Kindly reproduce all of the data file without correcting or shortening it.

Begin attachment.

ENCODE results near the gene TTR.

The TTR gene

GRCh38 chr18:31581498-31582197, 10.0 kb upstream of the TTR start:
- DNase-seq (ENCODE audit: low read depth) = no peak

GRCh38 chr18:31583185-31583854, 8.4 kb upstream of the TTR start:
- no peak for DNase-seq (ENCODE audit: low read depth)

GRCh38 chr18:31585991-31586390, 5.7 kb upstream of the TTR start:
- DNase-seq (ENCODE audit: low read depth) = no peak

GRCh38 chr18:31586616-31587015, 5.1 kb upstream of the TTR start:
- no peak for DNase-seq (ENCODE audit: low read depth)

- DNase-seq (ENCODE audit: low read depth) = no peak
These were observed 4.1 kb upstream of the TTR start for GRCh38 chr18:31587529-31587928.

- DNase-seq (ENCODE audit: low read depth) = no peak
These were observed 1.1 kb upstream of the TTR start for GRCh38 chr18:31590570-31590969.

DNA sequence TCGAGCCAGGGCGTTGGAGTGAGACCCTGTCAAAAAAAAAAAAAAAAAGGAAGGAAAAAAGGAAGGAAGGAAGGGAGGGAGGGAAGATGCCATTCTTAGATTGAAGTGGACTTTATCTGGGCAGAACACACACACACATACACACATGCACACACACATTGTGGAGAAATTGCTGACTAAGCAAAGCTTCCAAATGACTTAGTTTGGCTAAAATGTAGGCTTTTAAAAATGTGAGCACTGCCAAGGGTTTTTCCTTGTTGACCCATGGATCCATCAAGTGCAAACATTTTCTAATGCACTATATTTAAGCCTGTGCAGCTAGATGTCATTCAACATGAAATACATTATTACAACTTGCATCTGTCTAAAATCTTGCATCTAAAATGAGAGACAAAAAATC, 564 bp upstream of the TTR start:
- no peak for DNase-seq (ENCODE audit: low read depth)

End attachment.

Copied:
ENCODE results near the gene TTR.

The TTR gene

GRCh38 chr18:31581498-31582197, 10.0 kb upstream of the TTR start:
- DNase-seq (ENCODE audit: low read depth) = no peak

GRCh38 chr18:31583185-31583854, 8.4 kb upstream of the TTR start:
- no peak for DNase-seq (ENCODE audit: low read depth)

GRCh38 chr18:31585991-31586390, 5.7 kb upstream of the TTR start:
- DNase-seq (ENCODE audit: low read depth) = no peak

GRCh38 chr18:31586616-31587015, 5.1 kb upstream of the TTR start:
- no peak for DNase-seq (ENCODE audit: low read depth)

- DNase-seq (ENCODE audit: low read depth) = no peak
These were observed 4.1 kb upstream of the TTR start for GRCh38 chr18:31587529-31587928.

- DNase-seq (ENCODE audit: low read depth) = no peak
These were observed 1.1 kb upstream of the TTR start for GRCh38 chr18:31590570-31590969.

DNA sequence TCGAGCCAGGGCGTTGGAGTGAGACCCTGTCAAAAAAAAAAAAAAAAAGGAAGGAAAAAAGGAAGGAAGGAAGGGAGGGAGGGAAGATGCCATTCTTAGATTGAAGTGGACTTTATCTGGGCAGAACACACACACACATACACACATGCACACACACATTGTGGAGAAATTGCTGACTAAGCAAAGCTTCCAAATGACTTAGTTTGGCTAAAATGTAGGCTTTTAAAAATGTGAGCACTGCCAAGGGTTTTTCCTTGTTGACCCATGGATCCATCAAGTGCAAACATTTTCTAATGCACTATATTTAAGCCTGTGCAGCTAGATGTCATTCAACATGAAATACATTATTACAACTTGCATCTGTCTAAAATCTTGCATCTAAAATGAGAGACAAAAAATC, 564 bp upstream of the TTR start:
- no peak for DNase-seq (ENCODE audit: low read depth)